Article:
World TB Day at the Central Library

TB IS THE WORLD’S #1 INFECTIOUS DISEASE KILLER.  EVEN MORE THAN AIDS.  If you found that statistic surprising, you’re not alone!  Tuberculosis seems like something our grandparents dealt with and then it sort of petered out, but that’s not the case.  It is widespread, and many of the more virulent forms in today’s world are resistant to regular antibiotics.

But there are people working to turn this around, and many of the amazing local forces in the field will be on hand as the Central Library hosts World TB Day this March 24 (including a panel of experts moderated by KCTS 9’s Enrique Cerna).  Stop by the downtown library at 5:30 to browse exhibits, talk with representatives from seven organizations, and enjoy light refreshments, and then join us at 6pm for a panel discussion about the fight against TB.

And, consider taking a look at these titles, which will give you information about the history and future of this disease and those who suffer from, research and will eventually defeat it.

Spitting Blood: The History of Tuberculosis – Helen Bynum’s new (2015) book is the place to start.  She traces centuries– in fact, millennia– of humankind’s relationship with TB, and how it developed and spread.  She also shows how it is a disease of poverty, and mainly a disease of the developing world… except that the inadequate attention the developed world pays to defeating it comes at our own peril, as TB exists in urban areas, and in conjunction with HIV infection in “Western” countries.  It’s a fascinating and well-written book, as well as what The Guardian named “a call to action”.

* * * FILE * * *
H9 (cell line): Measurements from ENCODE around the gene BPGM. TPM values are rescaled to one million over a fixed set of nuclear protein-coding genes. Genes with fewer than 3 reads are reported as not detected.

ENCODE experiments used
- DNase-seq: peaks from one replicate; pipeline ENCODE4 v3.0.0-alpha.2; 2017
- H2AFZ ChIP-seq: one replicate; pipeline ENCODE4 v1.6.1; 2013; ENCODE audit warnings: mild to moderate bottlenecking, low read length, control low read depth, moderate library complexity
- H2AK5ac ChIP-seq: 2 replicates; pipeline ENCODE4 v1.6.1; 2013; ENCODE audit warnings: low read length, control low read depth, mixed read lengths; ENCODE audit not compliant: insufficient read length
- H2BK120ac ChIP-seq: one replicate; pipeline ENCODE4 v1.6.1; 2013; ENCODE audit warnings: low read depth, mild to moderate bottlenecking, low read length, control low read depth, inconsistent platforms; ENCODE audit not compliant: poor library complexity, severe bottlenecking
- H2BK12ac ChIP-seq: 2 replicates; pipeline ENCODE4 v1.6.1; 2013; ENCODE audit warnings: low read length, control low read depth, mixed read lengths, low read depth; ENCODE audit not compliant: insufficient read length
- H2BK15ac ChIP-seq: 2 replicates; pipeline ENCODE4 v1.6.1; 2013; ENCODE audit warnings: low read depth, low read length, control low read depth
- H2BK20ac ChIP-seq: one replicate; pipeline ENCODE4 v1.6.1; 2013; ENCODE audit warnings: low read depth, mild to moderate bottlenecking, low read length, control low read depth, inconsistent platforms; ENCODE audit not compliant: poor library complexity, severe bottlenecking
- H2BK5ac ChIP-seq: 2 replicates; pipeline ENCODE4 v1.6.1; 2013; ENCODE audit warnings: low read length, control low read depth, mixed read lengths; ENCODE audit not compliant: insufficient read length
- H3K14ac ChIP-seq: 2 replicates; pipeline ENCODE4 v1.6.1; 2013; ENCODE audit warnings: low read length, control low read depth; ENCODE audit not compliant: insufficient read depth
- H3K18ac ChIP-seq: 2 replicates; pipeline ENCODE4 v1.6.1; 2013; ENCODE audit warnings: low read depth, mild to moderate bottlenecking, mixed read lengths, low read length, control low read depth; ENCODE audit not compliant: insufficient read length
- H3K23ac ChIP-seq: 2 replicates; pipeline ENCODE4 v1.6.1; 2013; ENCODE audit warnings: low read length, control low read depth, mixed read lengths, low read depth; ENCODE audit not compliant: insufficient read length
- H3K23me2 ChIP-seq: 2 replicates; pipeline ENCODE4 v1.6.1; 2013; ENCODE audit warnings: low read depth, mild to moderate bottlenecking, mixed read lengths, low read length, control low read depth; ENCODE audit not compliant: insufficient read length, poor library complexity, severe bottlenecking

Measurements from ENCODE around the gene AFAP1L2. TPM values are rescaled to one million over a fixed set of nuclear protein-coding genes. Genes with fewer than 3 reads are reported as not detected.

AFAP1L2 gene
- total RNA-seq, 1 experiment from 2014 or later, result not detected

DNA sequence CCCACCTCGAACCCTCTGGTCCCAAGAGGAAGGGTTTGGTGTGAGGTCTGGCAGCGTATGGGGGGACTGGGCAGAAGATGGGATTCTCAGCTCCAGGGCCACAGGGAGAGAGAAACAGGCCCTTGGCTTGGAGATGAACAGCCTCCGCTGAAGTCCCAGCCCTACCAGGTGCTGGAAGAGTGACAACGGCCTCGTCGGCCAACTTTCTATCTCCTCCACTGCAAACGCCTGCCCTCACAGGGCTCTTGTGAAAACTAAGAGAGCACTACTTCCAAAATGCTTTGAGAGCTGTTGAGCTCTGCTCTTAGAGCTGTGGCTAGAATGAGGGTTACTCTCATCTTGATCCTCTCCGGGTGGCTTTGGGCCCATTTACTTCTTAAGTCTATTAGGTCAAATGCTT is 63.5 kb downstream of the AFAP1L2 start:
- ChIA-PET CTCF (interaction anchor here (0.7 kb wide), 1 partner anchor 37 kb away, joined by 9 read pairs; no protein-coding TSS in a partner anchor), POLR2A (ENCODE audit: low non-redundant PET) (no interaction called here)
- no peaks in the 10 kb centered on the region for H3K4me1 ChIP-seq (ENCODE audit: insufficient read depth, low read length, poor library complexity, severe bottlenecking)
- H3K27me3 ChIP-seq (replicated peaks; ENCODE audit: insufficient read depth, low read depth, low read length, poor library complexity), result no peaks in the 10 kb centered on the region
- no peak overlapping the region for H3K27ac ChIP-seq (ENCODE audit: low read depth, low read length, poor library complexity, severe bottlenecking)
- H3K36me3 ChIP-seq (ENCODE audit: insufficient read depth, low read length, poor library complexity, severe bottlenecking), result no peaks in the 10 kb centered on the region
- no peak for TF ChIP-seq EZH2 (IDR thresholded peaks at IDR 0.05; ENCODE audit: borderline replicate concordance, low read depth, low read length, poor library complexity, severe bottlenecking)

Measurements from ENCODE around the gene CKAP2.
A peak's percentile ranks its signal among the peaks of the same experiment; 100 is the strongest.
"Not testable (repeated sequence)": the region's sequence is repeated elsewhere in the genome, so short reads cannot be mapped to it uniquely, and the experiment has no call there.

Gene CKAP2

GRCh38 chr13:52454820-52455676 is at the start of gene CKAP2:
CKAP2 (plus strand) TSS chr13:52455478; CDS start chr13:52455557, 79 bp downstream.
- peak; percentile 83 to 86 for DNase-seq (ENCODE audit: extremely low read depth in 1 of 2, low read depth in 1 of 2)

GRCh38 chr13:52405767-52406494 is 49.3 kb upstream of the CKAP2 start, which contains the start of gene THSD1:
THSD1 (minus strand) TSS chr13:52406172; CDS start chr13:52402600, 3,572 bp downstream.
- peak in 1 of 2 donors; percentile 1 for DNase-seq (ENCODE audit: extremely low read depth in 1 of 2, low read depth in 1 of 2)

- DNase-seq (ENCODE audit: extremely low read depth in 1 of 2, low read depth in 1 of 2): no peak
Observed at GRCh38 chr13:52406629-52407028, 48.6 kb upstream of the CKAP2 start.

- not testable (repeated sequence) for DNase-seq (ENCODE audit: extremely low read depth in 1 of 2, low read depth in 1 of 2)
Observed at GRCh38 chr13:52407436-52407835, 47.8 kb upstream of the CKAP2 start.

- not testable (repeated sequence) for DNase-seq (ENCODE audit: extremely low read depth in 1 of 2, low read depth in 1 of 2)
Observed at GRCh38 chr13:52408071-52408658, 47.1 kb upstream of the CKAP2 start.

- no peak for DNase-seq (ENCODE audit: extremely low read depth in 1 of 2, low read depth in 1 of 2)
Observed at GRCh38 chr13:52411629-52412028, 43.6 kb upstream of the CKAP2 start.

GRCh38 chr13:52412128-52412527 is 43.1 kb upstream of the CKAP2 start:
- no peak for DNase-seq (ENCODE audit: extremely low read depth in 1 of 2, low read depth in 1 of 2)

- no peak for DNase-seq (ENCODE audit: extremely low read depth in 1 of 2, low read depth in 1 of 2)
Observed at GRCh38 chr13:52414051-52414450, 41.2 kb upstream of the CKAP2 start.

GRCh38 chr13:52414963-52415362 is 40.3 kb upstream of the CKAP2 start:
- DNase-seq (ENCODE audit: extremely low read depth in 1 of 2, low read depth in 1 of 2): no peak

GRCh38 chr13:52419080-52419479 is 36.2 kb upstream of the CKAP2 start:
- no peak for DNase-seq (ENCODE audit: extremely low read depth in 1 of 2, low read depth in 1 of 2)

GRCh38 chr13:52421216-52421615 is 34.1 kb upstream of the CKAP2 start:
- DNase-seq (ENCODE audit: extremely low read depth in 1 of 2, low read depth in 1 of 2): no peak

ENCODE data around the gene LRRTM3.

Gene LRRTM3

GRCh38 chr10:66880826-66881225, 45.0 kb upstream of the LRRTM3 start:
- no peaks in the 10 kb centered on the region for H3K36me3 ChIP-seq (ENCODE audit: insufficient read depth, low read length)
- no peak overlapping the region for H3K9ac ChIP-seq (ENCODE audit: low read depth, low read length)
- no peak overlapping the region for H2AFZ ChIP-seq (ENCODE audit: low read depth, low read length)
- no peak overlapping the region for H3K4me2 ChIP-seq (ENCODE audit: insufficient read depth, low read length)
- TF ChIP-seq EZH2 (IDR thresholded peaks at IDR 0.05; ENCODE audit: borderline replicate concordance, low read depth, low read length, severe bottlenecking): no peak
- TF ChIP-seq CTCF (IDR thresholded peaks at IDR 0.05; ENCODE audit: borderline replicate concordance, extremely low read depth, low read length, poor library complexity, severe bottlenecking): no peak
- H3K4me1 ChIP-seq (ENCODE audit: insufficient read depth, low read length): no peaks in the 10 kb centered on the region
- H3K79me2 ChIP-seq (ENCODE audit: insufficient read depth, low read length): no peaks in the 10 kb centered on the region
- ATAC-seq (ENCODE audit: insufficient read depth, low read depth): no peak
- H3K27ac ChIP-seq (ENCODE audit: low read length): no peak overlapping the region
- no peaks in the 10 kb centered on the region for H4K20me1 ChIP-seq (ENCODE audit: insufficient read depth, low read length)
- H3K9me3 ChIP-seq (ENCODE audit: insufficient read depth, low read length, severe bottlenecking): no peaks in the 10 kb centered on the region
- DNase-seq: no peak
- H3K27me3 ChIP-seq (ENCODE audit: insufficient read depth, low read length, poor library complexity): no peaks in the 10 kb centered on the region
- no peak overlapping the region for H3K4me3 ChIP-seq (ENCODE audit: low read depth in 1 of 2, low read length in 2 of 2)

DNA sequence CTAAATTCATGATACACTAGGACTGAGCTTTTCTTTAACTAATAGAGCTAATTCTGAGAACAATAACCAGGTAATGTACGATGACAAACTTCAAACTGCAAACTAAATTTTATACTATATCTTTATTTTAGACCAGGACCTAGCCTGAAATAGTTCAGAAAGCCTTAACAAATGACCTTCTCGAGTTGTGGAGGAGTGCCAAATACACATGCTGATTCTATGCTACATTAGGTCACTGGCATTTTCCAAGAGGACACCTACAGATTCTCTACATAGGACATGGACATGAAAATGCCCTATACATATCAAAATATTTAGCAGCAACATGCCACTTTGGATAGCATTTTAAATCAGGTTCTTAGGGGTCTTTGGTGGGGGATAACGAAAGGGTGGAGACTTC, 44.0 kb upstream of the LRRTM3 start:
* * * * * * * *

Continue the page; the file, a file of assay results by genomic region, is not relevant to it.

Living in the Shadow of Death: Tuberculosis and the Social Experience of Illness in American History – This book delves more deeply into the American context.  We are more familiar with this story—which includes the age before antibiotics, when sanitoria were established in dry places such as Colorado Springs and southern California (at first for healing, and later for quarantining).  It presents patients’ experiences through their writings in letters and journals, some of them heartwrenching.

The Forgotten Plague: How the Battle Against Tuberculosis Was Won–and Lost – This book not only gives an overview of TB, but also  a deep dive into the role of scientific discovery as it relates to the disease.  It outlines early efforts to figure out its cause, to the discovery that it was a bacterium, to the efforts of multiple Nobel prize winners in determining how to fight it.  Part history, part scientific thriller, and part mystery, this is non-fiction at its best.

TB day nurse with patient

From the Seattle Municipal Archives: “Nurse with Patient in City Hospital Tuberculosis Division, 1927”

~posted by Ann G.

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